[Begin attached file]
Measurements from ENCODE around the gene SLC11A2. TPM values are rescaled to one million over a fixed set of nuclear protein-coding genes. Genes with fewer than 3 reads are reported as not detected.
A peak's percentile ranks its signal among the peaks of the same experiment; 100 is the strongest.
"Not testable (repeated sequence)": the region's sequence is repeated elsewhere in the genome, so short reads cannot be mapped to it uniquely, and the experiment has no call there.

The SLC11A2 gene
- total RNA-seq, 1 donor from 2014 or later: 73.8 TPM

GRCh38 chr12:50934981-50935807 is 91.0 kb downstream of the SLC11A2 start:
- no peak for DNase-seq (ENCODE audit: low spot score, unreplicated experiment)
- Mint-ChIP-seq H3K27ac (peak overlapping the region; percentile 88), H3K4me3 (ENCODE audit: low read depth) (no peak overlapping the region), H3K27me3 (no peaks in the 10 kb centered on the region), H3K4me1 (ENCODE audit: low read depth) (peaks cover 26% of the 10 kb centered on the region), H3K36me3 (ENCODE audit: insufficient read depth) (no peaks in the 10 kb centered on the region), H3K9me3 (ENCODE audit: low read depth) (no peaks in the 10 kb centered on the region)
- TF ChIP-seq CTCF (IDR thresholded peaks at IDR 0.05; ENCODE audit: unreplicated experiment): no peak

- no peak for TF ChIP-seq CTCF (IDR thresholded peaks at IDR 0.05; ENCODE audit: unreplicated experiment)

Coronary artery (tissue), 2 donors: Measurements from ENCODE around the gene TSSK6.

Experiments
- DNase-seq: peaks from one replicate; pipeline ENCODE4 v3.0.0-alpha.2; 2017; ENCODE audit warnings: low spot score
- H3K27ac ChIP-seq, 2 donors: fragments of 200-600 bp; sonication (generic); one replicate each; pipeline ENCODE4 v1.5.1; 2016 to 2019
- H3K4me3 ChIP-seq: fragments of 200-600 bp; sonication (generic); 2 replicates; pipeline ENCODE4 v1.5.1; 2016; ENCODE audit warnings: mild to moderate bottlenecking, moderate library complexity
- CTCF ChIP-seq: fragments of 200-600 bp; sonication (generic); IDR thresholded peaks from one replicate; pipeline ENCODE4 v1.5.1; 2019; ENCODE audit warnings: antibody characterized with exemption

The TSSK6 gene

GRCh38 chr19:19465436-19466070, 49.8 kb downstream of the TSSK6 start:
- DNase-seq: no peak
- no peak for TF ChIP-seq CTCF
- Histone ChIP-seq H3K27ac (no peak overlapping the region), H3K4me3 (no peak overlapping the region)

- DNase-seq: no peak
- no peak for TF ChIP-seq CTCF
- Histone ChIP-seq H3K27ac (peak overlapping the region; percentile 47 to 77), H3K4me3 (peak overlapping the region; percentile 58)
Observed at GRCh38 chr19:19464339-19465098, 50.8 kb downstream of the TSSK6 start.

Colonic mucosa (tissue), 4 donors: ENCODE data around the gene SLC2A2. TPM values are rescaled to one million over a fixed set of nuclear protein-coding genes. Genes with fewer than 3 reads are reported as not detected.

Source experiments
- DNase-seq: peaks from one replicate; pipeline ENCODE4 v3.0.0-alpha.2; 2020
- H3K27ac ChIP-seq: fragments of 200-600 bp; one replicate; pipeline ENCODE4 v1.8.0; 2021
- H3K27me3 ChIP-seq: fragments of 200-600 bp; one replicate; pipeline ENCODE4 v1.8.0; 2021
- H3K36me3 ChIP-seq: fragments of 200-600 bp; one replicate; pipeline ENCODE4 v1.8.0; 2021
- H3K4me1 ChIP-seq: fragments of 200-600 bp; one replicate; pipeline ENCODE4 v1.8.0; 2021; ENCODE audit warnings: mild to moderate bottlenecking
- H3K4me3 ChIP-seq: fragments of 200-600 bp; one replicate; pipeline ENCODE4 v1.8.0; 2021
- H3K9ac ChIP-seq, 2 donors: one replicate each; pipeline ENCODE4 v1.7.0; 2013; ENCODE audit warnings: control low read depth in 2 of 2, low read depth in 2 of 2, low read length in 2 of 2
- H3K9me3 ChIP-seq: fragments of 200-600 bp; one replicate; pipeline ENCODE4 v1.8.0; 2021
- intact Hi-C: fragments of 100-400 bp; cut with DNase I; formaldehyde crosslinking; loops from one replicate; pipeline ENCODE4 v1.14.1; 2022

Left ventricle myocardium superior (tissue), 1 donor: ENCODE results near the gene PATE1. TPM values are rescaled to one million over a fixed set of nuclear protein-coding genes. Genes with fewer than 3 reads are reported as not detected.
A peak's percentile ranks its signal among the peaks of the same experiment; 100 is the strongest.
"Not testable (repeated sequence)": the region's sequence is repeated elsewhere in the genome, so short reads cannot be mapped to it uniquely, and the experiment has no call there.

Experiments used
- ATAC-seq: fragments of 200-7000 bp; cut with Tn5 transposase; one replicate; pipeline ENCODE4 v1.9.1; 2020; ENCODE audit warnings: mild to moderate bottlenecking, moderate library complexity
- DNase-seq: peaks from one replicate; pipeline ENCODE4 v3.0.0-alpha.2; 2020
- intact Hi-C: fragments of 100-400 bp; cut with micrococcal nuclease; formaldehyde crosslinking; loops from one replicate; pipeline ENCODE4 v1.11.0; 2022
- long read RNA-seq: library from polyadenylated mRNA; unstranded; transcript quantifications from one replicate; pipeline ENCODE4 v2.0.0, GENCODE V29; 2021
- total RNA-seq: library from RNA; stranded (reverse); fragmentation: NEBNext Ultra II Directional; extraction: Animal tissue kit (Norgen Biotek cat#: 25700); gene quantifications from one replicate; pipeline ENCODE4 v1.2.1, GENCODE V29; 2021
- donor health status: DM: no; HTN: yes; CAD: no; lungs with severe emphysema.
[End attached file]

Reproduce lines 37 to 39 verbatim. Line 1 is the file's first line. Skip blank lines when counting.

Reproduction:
Left ventricle myocardium superior (tissue), 1 donor: ENCODE results near the gene PATE1. TPM values are rescaled to one million over a fixed set of nuclear protein-coding genes. Genes with fewer than 3 reads are reported as not detected.
A peak's percentile ranks its signal among the peaks of the same experiment; 100 is the strongest.
"Not testable (repeated sequence)": the region's sequence is repeated elsewhere in the genome, so short reads cannot be mapped to it uniquely, and the experiment has no call there.